Police in San Francisco have arrested 1,025 people during violence at an anti-war demonstration.
San Francisco police: The most arrests in a day for 22 years
Protesters blocked streets leading from the city's Oakland Bay Bridge, while small groups of people clashed with police and threw debris.
Tens of thousands of people joined demonstrations across the US.
There were huge protests across the world on Thursday, with violence in several countries including Belgium, Egypt, Spain, India and Switzerland.
"This is no ordinary day," said Jason Mark, a protester in San Francisco. "America is different today.
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I've never been more disgusted or ashamed to be an American.
"We've just launched an unprovoked, unjust war."
Anti-war demonstrators in New York completely blocked New York's Broadway for two blocks below 42nd Street, while hundreds of protesters gathered in Washington and at university campuses around the country.
Hundreds of students at Harvard University walked out of classes at noon, and at least 1,500 people took part in a rally.
Some of the biggest outbursts of opposition to the war have been in Europe.
In Brussels, police used water cannon and tear gas to disperse hundreds of protesters who were throwing stones outside the US embassy.
Organisers said 3,000 people joined the protest, though police put the figure at 1,500.
Arab nations angry
Egyptian riot police used water canon and batons to beat back crowds throwing rocks and trying to advance on the US embassy in Cairo.
"We just wanted to tell the Americans they are no longer welcome here," said student leader Fadlallah Abu Wafia.
Protesters unfurled banners reading "Shame on USA" and "Vive la France, Arab governments go to hell".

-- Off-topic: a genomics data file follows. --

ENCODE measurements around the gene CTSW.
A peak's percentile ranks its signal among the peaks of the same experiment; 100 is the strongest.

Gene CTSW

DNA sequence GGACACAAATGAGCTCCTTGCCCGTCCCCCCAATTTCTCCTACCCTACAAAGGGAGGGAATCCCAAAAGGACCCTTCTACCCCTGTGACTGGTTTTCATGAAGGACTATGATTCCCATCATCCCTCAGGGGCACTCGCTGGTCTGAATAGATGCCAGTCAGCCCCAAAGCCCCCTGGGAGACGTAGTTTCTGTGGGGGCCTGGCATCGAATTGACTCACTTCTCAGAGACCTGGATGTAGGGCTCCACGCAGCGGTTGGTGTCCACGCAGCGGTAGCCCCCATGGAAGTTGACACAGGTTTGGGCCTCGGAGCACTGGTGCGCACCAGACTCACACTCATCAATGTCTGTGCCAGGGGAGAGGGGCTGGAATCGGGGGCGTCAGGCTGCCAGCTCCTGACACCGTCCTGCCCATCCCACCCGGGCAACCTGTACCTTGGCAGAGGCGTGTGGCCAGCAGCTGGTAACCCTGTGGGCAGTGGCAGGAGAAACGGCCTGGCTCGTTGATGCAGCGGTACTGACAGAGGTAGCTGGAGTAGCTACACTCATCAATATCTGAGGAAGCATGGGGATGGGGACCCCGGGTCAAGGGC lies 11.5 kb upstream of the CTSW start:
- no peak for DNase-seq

There was anger from Tokyo to Toronto
Much of the anger was directed against Arab leaders for not opposing the US action.
In the Syrian capital, Damascus, demonstrators waved Iraqi flags and denounced US President George W Bush as a war criminal.
Crowds tried to advance on the US embassy before being forced back.
They also marched on the Egyptian embassy, and the embassy of Qatar - the host of the US Central Command for the duration of the war.
Police in the Jordanian capital Amman used force to break up an anti-war march by lawyers belonging to the Jordanian Bar Association.
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"This war, it's like throwing food into the sea. It's a waste."
At least four of the lawyers were injured, needing hospital treatment.
Turkish protesters marched through central Ankara, where the parliament has voted to allow US planes to use Turkish airspace for the war on Iraq.
Children on the march
At least 100,000 people marched through the Greek capital, Athens, many of them school pupils.
"We left class and asked our professors to join us," said Lefteris Faniotakis, a 15-year old student heading a group of 100 schoolmates.
Tens of thousands of school and university students in Italy staged spontaneous rallies in towns and cities all over the country.
Swiss police used tear gas against hundreds of protesters, also mainly students, who marched on the US diplomatic mission in Geneva.
Spanish police fired rubber bullets at protesters in Madrid. The demonstration, protesting against the government's support for the war, included well-known actors and celebrities.
Eggs were thrown at the British consulate in Venice and police used teargas to disperse demonstrators.
More students staged a sit-in outside Nato headquarters in Naples.
Germany, France and Britain also saw big demonstrations, many involving schoolchildren.
There have also been widespread protests in Asia.
There was violence in Calcutta, in eastern India, when about 1,000 protesters tried to storm a US cultural centre. At least 12 police officers and six protesters were injured, a senior police official told Reuters news agency.
In Indonesia, 2,000 people took part in a march in Jakarta in support of the government's call for an end to the war.
And many anti-war demonstrations have been held in Australia - which has committed warships, aircraft and 2,000 troops to the conflict.